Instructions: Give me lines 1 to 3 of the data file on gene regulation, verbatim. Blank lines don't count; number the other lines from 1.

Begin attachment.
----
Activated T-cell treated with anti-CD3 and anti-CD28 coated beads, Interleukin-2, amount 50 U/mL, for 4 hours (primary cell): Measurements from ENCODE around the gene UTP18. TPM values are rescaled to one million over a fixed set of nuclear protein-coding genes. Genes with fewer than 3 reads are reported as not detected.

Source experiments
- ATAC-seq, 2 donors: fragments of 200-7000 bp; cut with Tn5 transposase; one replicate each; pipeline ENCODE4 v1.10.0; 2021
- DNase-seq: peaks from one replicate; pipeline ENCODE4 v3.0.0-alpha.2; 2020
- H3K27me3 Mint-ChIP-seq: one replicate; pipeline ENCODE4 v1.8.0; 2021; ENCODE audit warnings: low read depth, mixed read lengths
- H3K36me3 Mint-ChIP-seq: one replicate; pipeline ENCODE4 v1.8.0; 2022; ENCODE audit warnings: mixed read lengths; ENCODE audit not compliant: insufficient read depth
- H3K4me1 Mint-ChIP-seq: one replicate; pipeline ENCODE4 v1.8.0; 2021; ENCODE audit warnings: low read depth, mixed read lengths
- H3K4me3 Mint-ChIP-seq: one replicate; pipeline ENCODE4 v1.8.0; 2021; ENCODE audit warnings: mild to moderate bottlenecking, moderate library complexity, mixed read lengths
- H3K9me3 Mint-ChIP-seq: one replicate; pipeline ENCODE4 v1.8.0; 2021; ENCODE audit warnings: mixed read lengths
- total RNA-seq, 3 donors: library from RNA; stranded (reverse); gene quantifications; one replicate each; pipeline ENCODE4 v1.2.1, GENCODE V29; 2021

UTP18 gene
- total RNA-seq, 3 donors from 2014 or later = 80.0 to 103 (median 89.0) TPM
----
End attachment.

Activated T-cell treated with anti-CD3 and anti-CD28 coated beads, Interleukin-2, amount 50 U/mL, for 4 hours (primary cell): Measurements from ENCODE around the gene UTP18. TPM values are rescaled to one million over a fixed set of nuclear protein-coding genes. Genes with fewer than 3 reads are reported as not detected.

Source experiments
- ATAC-seq, 2 donors: fragments of 200-7000 bp; cut with Tn5 transposase; one replicate each; pipeline ENCODE4 v1.10.0; 2021